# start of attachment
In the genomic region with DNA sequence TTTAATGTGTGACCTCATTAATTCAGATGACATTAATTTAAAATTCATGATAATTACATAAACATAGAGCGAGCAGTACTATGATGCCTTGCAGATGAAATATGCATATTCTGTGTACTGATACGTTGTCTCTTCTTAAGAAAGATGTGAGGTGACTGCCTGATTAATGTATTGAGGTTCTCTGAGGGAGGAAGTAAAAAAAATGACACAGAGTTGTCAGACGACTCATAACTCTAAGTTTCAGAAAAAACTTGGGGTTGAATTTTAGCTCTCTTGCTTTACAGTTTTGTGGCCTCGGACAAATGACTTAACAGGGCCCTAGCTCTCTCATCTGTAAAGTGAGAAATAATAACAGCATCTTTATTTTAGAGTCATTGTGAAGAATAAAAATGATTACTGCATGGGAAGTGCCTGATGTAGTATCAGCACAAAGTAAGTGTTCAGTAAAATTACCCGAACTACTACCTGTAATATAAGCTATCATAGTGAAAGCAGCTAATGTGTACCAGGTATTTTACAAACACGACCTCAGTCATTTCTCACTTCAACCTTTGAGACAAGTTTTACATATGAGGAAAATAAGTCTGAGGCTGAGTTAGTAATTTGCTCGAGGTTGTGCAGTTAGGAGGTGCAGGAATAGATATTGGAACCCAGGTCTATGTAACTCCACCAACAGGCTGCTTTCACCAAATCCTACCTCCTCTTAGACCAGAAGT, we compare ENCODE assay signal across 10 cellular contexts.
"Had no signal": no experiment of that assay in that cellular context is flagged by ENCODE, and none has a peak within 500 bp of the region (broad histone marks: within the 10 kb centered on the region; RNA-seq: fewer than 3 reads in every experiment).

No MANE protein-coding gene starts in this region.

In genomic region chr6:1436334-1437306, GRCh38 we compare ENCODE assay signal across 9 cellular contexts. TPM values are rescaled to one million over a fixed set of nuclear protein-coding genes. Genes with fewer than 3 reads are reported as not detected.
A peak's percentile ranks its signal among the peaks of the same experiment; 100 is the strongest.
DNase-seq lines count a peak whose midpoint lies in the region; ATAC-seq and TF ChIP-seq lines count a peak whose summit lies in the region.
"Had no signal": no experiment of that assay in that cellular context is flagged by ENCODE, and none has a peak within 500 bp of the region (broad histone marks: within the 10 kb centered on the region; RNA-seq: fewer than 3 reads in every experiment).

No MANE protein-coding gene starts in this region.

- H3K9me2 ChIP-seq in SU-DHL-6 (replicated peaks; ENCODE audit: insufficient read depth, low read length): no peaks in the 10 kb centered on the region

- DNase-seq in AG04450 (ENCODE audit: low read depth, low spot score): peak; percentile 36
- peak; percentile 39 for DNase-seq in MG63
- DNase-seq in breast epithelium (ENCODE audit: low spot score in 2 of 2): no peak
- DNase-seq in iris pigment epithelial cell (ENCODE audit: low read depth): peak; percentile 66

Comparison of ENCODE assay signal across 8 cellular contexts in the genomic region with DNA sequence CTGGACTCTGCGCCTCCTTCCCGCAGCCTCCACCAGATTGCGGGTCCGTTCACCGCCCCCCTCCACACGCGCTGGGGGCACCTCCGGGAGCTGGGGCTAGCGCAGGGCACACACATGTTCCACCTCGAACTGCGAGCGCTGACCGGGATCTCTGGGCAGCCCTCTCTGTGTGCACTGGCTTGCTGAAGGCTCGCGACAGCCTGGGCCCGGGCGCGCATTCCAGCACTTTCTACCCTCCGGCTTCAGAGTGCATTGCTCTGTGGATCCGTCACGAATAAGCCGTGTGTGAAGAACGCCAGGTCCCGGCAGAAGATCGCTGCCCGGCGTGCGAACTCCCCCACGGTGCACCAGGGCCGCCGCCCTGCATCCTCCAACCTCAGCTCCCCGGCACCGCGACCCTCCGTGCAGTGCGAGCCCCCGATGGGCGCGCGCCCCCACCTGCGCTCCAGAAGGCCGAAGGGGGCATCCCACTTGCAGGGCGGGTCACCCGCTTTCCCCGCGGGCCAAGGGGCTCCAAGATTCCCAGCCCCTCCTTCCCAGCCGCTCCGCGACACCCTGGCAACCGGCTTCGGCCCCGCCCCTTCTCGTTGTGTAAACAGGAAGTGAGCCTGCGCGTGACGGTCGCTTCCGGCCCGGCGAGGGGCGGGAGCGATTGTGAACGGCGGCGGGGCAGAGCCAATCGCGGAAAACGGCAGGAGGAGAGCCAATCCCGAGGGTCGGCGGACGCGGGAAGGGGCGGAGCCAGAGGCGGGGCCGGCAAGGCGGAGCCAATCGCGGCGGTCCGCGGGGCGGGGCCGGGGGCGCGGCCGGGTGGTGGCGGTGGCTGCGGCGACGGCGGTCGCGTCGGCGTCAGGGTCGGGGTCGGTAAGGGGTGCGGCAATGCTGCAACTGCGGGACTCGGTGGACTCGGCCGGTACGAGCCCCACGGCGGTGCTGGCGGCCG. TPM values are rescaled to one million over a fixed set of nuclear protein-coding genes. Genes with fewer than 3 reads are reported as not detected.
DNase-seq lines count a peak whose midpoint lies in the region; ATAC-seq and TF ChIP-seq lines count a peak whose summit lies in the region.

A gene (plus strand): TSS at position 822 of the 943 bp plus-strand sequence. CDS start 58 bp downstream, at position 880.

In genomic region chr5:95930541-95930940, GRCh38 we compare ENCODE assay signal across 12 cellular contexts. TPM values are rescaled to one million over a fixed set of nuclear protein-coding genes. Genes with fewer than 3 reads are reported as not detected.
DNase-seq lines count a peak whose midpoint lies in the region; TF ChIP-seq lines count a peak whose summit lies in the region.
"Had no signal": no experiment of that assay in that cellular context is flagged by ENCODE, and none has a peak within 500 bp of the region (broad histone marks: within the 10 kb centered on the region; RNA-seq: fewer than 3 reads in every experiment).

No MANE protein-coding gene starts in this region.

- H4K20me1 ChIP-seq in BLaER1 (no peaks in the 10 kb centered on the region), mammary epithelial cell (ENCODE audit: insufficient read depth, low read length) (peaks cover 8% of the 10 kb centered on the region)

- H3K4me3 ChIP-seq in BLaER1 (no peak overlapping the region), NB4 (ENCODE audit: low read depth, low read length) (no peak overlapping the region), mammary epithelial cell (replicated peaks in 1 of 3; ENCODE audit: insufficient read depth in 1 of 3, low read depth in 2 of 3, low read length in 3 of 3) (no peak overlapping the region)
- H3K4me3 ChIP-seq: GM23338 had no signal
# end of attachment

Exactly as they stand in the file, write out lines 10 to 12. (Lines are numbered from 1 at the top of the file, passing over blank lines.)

- DNase-seq in AG04450 (ENCODE audit: low read depth, low spot score): peak; percentile 36
- peak; percentile 39 for DNase-seq in MG63
- DNase-seq in breast epithelium (ENCODE audit: low spot score in 2 of 2): no peak